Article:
A true Silicon Valley experience. 

Have you ever cracked a semaphore code?

Resources: 

https://www.adobe.com/aboutadobe/philanthropy/sjsemaphore/
https://sf.curbed.com/2017/3/13/14913006/adobe-semaphore-code-cracked-tennessee


View from ground level at the Kaiser Center rooftop garden, Oakland.

Chill on a rooftop garden

I had heard of the Kaiser Center rooftop garden on top of a parking garage in Oakland, near Lake Merritt. Naturally intrigued I went to check it out.

Entrance to 300 Lakeside Garage, Oakland.

You can see greenery from the street level on 21st St. I thought it was a bit tricky to get up to the 4th floor. I went around the parking garage and turned right into a side alley. The stairs there advertised the rooftop garden. As a bonus exercise I took the stairs. 

Lake of the Kaiser Center rooftop garden, Oakland.

When I arrived at the destination I was blown away. There is a little lake with some fountains and a bridge that crosses the lake. A lot of people used the garden as an after lunch walk. Some were just chilling on the shady benches that are plentiful.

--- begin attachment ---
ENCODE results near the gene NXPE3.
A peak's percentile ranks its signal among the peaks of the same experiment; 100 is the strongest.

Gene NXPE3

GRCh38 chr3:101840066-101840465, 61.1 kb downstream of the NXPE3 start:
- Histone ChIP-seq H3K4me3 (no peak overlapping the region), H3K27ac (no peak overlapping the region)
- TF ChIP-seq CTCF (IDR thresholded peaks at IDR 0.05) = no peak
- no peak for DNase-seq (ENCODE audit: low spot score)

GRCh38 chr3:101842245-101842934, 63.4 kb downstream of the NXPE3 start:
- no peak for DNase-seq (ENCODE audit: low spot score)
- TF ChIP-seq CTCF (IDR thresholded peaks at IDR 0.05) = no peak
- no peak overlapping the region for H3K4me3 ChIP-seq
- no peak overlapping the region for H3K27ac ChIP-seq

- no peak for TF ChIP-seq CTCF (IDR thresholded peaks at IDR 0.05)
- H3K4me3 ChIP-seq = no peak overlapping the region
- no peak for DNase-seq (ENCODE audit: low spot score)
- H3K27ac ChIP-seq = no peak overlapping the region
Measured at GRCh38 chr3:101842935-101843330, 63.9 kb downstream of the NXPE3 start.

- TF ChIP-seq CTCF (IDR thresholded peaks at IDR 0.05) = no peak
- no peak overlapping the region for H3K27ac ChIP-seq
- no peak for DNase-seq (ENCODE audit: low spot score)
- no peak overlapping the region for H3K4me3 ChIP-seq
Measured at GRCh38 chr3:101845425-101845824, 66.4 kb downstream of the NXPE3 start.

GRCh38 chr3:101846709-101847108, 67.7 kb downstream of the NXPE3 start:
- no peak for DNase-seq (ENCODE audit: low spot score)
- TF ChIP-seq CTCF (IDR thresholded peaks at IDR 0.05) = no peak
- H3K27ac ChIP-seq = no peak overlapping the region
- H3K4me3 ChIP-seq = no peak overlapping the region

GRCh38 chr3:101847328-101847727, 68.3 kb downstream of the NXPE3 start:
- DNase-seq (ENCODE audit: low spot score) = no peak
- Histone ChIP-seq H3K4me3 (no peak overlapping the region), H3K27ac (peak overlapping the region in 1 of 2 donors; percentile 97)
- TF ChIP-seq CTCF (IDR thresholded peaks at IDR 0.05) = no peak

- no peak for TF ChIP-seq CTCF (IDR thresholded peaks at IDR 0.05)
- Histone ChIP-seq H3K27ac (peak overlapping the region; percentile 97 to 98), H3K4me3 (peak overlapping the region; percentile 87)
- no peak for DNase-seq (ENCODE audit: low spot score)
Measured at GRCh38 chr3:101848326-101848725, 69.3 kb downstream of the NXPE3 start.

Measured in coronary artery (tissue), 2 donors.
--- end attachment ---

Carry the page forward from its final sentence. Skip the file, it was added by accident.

Rooftop garden at the Kaiser Center, Oakland.

A nice size walk that I bet brings joy into a lot of people’s daily lives. 

Have you been to the rooftop garden?

Sandwich board advertising Los Altos First Friday.

Dance on the sidewalk

Many cities in the Bay Area have a First Friday established. San Jose, Oakland, Campbell and Santa Cruz, to name a few.

Band playing in front of Linden Tree bookstore, Los Altos.

I always wanted to go to one, so two weeks ago Friday was my first. Since I did 50 things to do in Los Altos, but missed out on the First Friday, this was my time.

I was early and most of the musicians were still setting up at 6 pm. But by 6:30 pm every corner of downtown was filling the air with music. All different styles are present from polka to rock and folk.

Band playing on State and Main, First Friday, Los Altos.